Over the midterm, the publishing industry must strengthen the "perceived value" of digitized media to enable monetizing. In the case of accounting in particular, the new business models will be based on a price strategy that will remain within a sensible framework of the price of pulp. Among them, the publishing houses now determine the price within a series of distribution policies.
As a result, e-book selling costs have been reduced to an annual 30 per cent on paper. However, it is still not clear how the publishing industry will deal with its old price expectations, which used to be associated with new publications and paperbacks. "In the long term, the generation and maintenance of lucrative e-book rates will necessitate the provision of extra service in connection with new literacy practices.
The greatest chance for publishing is not only in the transition from words to screen devices, but also in new forms such as hybrids, non-linear, interactively and socially. From the emergence of Gutenberg's mobile press centuries ago, progress in press and delivery technologies has produced a continuous flow of new sizes that meet the evolving needs of society.
Today's publishing houses and media companies are focusing their inventive efforts even more on the changes in the world of the media. For example, it allows users to combine video, audio, video, audio, music and various levels of interaction and collaborative work. There are several different types of publication.
Today's world opens up the possibility for publishing a book or writing in other mediums. Non-linear and non-linear readings, for example, become a multi-medial adventure. For example, the "vook" will add a series of high-resolution images to the readings. Both ScrollMotion and Sesame Street have produced e-books for kids that enhance the text with audiotracks (Elmo's ABC Book).
This coexistence of such different contents and resources provides a new literacy adventure, but also poses issues about the choice criterions and the information as well. In such a supply-oriented sector, the involvement of the readers in the publication of the books may seem incompatible. However, some experimentation suggests that new forms may be able to lure younger creative thirsty generation into the literary age.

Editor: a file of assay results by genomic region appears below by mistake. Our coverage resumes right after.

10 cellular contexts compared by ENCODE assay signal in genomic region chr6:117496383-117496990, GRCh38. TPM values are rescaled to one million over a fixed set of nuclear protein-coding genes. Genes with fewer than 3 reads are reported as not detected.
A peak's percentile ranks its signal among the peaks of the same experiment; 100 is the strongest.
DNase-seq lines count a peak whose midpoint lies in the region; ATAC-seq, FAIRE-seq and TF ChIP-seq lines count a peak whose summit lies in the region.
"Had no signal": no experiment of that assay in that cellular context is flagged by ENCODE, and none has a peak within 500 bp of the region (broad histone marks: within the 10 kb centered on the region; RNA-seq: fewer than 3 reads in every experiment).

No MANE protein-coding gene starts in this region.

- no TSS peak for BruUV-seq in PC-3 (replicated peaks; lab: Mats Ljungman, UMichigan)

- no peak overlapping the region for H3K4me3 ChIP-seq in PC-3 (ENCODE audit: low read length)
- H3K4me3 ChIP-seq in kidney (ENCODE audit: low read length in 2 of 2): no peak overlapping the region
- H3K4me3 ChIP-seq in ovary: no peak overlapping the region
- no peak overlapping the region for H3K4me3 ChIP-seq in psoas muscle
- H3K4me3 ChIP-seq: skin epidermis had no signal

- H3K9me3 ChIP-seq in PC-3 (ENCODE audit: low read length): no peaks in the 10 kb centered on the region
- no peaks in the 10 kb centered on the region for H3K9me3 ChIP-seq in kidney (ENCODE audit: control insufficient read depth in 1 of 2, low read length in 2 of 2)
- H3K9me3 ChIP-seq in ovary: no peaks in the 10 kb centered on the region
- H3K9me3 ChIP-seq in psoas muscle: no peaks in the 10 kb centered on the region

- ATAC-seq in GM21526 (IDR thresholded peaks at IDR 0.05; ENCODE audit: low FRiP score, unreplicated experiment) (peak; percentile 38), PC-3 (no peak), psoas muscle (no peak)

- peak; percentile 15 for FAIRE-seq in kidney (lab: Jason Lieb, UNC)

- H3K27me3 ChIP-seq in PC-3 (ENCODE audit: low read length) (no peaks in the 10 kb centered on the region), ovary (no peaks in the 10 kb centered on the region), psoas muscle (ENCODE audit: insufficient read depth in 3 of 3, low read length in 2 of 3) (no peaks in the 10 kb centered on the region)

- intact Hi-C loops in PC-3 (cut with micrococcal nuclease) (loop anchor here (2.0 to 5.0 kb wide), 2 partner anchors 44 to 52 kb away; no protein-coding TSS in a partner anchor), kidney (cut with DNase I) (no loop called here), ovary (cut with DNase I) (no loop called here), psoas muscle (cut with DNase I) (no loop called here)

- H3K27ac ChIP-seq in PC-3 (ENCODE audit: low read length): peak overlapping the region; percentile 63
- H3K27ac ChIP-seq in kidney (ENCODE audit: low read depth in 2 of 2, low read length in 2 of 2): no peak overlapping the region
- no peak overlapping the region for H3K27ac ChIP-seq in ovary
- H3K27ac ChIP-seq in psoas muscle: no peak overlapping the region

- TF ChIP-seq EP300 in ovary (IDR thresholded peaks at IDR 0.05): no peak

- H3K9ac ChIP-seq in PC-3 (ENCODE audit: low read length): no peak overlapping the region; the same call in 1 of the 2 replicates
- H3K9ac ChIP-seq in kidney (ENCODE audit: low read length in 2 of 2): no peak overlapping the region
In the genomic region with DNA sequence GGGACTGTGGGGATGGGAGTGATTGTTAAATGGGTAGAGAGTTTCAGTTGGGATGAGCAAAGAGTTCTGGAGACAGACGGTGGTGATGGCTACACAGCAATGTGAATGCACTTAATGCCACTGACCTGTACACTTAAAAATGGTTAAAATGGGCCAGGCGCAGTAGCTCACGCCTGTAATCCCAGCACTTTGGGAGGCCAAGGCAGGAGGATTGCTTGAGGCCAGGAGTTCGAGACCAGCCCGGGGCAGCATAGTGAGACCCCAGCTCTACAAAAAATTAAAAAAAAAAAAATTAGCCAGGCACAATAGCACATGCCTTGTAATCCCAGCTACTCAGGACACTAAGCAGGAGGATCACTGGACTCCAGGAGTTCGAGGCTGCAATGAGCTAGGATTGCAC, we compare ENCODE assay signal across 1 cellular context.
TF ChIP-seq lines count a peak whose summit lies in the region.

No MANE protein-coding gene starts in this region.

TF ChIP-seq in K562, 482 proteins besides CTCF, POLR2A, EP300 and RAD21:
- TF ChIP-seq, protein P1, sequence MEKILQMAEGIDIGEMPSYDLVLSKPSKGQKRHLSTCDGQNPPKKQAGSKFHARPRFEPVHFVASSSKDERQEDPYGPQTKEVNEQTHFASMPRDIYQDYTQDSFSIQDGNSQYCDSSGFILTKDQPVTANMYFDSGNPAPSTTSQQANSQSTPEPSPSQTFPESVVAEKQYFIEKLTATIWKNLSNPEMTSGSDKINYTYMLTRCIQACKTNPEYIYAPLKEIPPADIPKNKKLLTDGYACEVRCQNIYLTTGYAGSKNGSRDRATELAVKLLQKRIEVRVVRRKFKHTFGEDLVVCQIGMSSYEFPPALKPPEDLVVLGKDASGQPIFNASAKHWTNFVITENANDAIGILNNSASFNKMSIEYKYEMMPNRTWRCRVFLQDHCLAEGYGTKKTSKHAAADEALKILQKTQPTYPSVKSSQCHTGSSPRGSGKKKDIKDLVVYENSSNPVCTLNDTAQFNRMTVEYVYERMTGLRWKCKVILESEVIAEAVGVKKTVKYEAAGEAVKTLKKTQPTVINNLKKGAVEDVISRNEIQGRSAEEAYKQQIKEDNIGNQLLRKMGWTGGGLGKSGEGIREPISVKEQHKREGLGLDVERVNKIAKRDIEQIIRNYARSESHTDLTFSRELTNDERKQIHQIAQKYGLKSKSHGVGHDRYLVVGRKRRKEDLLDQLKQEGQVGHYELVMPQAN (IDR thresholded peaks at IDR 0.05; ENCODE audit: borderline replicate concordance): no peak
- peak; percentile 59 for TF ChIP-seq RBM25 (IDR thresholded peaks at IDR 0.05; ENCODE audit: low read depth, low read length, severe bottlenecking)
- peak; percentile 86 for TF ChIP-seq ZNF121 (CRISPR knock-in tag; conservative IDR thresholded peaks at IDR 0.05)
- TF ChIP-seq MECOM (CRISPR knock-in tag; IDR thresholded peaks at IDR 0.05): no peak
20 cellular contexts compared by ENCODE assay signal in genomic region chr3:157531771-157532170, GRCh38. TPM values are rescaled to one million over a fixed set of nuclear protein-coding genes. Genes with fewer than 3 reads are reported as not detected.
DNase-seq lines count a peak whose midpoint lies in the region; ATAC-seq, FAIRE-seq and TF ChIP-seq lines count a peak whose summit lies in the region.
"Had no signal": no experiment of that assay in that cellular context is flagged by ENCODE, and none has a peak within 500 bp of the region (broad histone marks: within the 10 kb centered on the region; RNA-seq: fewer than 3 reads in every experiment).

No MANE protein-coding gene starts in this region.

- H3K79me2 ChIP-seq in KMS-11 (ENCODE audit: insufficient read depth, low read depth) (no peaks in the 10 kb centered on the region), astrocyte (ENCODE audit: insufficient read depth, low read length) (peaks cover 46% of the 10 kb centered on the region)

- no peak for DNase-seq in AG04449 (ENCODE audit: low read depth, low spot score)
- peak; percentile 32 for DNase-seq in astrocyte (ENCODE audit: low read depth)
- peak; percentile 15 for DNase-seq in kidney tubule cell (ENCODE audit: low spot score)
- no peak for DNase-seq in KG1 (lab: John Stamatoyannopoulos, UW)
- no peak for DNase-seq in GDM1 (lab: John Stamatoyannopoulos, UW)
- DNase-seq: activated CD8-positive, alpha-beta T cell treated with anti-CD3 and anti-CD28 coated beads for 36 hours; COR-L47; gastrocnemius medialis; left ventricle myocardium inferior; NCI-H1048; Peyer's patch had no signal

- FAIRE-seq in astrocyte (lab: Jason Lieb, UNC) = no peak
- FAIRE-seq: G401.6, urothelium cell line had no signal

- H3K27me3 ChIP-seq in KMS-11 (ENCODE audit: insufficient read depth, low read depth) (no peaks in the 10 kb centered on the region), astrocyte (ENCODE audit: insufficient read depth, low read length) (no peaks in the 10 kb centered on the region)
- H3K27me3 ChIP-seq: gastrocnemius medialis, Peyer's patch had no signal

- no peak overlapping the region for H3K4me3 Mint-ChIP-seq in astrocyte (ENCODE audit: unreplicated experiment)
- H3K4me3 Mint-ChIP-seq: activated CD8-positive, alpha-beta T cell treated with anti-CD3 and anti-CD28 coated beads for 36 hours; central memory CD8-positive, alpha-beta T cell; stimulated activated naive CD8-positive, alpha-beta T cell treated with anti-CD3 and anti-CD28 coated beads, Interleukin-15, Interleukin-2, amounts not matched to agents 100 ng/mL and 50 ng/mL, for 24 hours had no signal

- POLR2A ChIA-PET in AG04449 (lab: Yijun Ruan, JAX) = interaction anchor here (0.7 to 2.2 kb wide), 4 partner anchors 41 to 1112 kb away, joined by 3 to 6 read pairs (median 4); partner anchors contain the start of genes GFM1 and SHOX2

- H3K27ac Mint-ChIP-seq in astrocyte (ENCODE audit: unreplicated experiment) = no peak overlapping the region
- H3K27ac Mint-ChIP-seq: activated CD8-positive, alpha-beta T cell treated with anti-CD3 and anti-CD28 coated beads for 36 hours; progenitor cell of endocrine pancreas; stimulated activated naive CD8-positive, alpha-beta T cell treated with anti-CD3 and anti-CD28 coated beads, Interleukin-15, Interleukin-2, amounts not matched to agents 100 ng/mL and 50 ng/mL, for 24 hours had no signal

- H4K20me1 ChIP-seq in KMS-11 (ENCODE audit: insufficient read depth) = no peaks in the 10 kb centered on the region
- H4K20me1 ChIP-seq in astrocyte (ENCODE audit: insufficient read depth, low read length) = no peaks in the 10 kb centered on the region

On this basis, the web users are invited to carry on with the history and the best articles are then released in hard copy. Guy Kawasaki, the VC and economic writer, asks the reader in his blog "How to Chance the World" to help design the topic and history of his next work.
After all, e-publishing has established a feed-back system that allows writers to interact directly with their audiences and audiences. They can then cast votes and make comments on a script which, if it is a success, will be made public in hard copy. Recently Amazon purchased Shelfari.com, a fellowship of users who are sharing their favourite book via a online bookstore - an effort similar to the Hachette Livre MyBoox website.
Morning: New sizes? There are a number of other issues raised by the emergence of e-publishing: How should the words of the future be retained after today's migrations? Numerous domestic or privately owned libs have already started to digitize paper-based contents to ensure their upkeep. It is also not clear how digitally-born contents are viewed, especially in non-linear, hybrid und societal form.
There are still no great classic books of the era of electronic publishing. For more than 18 years he has worked for the sector, on several different continents and across the entire range of stakeholders, including stations, contentproducing companies, publishing houses, newspaper and magazine publishing houses, major musical companies, film studio and new medias.